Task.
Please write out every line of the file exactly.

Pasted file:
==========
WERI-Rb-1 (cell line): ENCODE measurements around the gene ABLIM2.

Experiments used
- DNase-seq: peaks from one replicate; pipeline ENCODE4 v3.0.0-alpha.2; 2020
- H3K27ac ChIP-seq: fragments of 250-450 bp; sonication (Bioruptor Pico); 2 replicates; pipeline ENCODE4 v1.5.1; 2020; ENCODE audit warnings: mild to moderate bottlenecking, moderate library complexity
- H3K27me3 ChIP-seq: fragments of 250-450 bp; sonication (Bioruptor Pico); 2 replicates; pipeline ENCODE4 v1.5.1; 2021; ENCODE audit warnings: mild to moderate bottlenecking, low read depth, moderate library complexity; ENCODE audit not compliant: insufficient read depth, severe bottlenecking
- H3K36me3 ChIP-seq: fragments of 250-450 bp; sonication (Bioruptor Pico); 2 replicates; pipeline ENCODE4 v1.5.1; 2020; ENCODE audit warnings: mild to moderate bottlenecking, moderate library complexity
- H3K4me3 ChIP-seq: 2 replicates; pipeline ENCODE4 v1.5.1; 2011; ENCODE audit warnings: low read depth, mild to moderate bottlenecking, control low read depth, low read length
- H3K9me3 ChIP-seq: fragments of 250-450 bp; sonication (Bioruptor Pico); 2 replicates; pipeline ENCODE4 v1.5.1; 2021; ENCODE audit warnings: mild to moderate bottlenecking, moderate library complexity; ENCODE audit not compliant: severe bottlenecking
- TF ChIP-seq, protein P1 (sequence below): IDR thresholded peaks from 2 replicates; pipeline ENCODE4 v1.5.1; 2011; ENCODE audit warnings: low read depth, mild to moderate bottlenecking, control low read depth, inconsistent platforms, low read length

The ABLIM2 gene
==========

WERI-Rb-1 (cell line): ENCODE measurements around the gene ABLIM2.

Experiments used
- DNase-seq: peaks from one replicate; pipeline ENCODE4 v3.0.0-alpha.2; 2020
- H3K27ac ChIP-seq: fragments of 250-450 bp; sonication (Bioruptor Pico); 2 replicates; pipeline ENCODE4 v1.5.1; 2020; ENCODE audit warnings: mild to moderate bottlenecking, moderate library complexity
- H3K27me3 ChIP-seq: fragments of 250-450 bp; sonication (Bioruptor Pico); 2 replicates; pipeline ENCODE4 v1.5.1; 2021; ENCODE audit warnings: mild to moderate bottlenecking, low read depth, moderate library complexity; ENCODE audit not compliant: insufficient read depth, severe bottlenecking
- H3K36me3 ChIP-seq: fragments of 250-450 bp; sonication (Bioruptor Pico); 2 replicates; pipeline ENCODE4 v1.5.1; 2020; ENCODE audit warnings: mild to moderate bottlenecking, moderate library complexity
- H3K4me3 ChIP-seq: 2 replicates; pipeline ENCODE4 v1.5.1; 2011; ENCODE audit warnings: low read depth, mild to moderate bottlenecking, control low read depth, low read length
- H3K9me3 ChIP-seq: fragments of 250-450 bp; sonication (Bioruptor Pico); 2 replicates; pipeline ENCODE4 v1.5.1; 2021; ENCODE audit warnings: mild to moderate bottlenecking, moderate library complexity; ENCODE audit not compliant: severe bottlenecking
- TF ChIP-seq, protein P1 (sequence below): IDR thresholded peaks from 2 replicates; pipeline ENCODE4 v1.5.1; 2011; ENCODE audit warnings: low read depth, mild to moderate bottlenecking, control low read depth, inconsistent platforms, low read length

The ABLIM2 gene